Massachusetts Distributor-Manufacturer Revives Maxim Brand

A restored 1923 Maxim is dwarfed by a 2010 Maxim stock pumper built by Greenwood Emergency Vehicles.
A restored 1923 Maxim is dwarfed by a 2010 Maxim stock pumper built by Greenwood Emergency Vehicles.
Maxim logo
The new Maxim logo, which is similar to the original.
Greenwood Emergency Vehicles built this Maxim
Greenwood Emergency Vehicles built this Maxim tanker for the Jamestown (R.I.) Fire Department.

Tim O’Neill, president of Greenwood Emergency Vehicles, chuckles when he talks about his effort to resurrect a legendary fire industry brand.

“At a time when fire truck orders are down around 40 percent across the industry,” he said, “I’m out here building fire trucks under the Maxim name.”

“Out here” is North Attleboro, Mass., where his company has been in business for nearly 32 years, serving as an E-ONE dealer in five New England states and a Horton Emergency Vehicles dealer in all six of them – Connecticut, Rhode Island, Massachusetts, Vermont, New Hampshire and Maine. “We went from being a distributor to a distributor-manufacturer a long time ago because we’ve always built specialty vehicles that weren’t in the E-ONE portfolio,” O’Neill said.

He said his company, which has been building 10 to 12 trucks per year, has modest goals and wants to continue as a regional manufacturer. However, he said he was eager to build the company’s brand faster than making a dozen vehicles a year would allow.

“I researched a lot of the old-time names in fire truck manufacture and found that the Maxim name was not in use and had never been trademarked,” he said. “If a mark hasn’t been used for two years, it’s up for grabs, and Maxim went out of business in 1989. So clearly the two-year window had been exceeded.”

O’Neill said he jumped at the opportunity to build his brand with the Maxim name, which originated a little more than 10 miles from his North Attleboro company. He applied for a trademark on the name and logo in 2006 and received it two years later from the U.S. Patent and Trademark Office.

The origin of the Maxim Motor Company goes back to 1914 when Carlton Maxim, a member of the Middleboro (Mass.) Fire Department, founded the company to build a fire truck for his department. Once word got out about how satisfactory his efforts were, orders came in from other departments.

Maxim expanded several times and became a well-known apparatus manufacturer in the northeastern part of the country, building a reputation for customized high-end fire trucks. Its pumpers and aerials could also be found in the Midwest, on the West Coast and in foreign countries.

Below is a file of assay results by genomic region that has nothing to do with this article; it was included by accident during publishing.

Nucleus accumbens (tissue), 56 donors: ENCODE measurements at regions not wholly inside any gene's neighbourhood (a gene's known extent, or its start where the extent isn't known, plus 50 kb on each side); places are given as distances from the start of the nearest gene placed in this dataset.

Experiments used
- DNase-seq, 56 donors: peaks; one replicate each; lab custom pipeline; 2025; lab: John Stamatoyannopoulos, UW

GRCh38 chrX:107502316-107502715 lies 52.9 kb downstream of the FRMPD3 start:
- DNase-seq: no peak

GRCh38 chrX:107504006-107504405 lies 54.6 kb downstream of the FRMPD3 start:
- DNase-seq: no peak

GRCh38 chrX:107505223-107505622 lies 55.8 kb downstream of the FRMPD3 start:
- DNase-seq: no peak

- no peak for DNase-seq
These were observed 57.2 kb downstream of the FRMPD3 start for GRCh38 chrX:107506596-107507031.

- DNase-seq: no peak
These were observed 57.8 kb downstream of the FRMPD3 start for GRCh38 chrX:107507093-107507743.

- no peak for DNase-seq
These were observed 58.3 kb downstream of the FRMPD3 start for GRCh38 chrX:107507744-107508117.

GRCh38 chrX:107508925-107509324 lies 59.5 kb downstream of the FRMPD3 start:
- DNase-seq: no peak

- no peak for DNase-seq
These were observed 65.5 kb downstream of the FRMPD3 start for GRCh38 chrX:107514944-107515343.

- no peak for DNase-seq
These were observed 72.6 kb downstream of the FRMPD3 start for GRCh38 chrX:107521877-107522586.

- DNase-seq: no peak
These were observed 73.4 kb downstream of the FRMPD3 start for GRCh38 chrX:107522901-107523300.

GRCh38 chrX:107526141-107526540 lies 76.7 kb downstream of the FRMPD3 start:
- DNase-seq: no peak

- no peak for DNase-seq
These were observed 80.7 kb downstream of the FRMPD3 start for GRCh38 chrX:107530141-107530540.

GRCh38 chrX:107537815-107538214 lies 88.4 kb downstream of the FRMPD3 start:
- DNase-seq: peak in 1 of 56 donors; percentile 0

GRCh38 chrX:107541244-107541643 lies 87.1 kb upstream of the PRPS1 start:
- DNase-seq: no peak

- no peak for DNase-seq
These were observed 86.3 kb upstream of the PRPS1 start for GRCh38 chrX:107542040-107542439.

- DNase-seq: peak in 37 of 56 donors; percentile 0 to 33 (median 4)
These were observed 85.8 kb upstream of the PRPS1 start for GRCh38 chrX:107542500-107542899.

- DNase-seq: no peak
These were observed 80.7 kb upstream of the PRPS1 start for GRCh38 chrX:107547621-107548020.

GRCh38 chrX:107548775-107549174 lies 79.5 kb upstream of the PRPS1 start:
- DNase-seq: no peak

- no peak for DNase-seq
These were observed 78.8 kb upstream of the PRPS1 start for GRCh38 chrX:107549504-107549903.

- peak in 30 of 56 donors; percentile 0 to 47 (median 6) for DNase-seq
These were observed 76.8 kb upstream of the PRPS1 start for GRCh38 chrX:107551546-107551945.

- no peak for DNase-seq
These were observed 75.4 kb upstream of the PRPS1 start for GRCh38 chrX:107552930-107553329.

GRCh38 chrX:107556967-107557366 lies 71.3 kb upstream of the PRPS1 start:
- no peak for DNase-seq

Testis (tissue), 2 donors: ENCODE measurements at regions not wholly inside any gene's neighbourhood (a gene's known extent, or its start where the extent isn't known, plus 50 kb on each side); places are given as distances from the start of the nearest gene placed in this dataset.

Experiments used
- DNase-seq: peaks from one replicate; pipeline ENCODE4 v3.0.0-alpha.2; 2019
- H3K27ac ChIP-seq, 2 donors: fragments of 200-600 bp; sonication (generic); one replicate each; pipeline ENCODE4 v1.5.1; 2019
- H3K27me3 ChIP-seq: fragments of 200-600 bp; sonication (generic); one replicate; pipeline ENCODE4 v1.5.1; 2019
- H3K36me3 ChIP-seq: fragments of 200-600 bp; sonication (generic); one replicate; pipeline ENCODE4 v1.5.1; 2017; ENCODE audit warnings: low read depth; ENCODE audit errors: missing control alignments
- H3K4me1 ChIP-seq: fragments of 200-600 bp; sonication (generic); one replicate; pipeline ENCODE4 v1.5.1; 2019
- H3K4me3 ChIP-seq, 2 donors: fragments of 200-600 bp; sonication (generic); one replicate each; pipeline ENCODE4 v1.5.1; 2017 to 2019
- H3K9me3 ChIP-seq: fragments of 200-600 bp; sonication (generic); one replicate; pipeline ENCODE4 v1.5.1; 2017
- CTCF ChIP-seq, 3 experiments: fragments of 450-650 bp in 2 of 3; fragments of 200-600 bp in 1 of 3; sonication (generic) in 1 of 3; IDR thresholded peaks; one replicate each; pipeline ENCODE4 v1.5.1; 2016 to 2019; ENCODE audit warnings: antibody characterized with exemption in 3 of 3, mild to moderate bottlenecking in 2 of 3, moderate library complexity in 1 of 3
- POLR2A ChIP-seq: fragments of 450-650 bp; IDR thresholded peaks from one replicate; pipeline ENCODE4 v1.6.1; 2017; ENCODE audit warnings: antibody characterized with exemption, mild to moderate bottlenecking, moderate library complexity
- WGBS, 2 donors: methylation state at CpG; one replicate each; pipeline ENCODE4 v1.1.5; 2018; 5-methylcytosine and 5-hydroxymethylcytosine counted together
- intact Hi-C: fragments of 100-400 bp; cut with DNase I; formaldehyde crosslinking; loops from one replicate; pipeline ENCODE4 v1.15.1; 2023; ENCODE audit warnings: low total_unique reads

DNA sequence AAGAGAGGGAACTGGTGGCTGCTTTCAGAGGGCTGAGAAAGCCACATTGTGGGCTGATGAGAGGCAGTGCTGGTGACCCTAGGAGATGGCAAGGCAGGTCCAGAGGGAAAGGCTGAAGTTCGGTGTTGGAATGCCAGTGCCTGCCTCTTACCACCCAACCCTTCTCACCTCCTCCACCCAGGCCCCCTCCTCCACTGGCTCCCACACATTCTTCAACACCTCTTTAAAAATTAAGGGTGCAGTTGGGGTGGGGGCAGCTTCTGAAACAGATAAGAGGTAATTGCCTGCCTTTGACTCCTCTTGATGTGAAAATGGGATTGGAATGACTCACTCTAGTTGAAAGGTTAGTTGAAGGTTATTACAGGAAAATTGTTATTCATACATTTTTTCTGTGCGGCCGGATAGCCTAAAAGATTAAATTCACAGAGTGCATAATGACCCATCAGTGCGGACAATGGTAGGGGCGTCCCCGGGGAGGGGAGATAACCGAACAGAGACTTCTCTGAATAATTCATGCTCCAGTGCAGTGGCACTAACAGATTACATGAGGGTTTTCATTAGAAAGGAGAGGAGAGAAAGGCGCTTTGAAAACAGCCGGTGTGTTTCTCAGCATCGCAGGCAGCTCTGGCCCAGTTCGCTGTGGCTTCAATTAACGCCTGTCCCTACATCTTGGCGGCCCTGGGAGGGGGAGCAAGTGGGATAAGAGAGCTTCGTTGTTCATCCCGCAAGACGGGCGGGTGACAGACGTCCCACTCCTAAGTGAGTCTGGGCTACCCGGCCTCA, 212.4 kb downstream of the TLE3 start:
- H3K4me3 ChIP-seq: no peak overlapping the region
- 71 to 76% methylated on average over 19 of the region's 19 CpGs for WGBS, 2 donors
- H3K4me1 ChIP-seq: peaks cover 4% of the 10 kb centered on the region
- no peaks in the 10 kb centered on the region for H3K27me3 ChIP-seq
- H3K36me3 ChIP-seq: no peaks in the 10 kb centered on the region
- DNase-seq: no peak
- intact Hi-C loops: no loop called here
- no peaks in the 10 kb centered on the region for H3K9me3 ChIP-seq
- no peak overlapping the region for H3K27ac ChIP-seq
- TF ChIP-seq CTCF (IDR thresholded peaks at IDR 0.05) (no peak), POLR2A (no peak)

Aerial ladders became a popular Maxim product, with their reliability becoming so respected that the ladders were often used by other fire truck manufacturers.

But in the go-go 1980s, Maxim Motor Company went through a series of owners and several bankruptcies, and closed for good in 1989.

“Maxim always had a good reputation for building quality fire trucks,” O’Neill said. “So we’re using the trucks we build at Greenwood to carry on the Maxim name.”

His company builds wildland urban interface vehicles and stock pumpers, as well as specialized one-of-a-kind vehicles. He said he is trying to develop a Class A pumper business, having made a couple of stock pumpers using Spartan chassis.

“I don’t think Class A pumpers will be a huge part of our Maxim business, but we want that to be an option for our customers,” he said. “We’d like to build our overall manufacturing business up to making around 25 trucks a year.”

However, he emphasized, Greenwood has no plans to become a national manufacturer.

“We will not send a truck to where we can’t adequately service it from one of our three locations in the Northeast,” he said. “We don’t intend on establishing distribution points around the country.”

But there are exceptions to his self-imposed servicing limitation. Greenwood recently exported two fire trucks – a rapid intervention vehicle and a compressed-air foam system (CAFS) minipumper – to the island of Mustique in the Grenadines, West Indies.

The sales were unplanned. O’Neill was on vacation in Mustique and fortuitously sat next to the country’s public safety director at a bar: “We got talking, and he said, ‘I think it’s interesting that I meet a guy who sells fire trucks because I want to buy one and I didn’t know who to call.’ “

The two trucks filled a niche, the kind of business O’Neill said he wants to develop.

“The island has its own service capability, Mustique Mechanical Company, which will perform all the necessary service and maintenance on the vehicles,” he said. “We’ll provide the technical support and the parts.”

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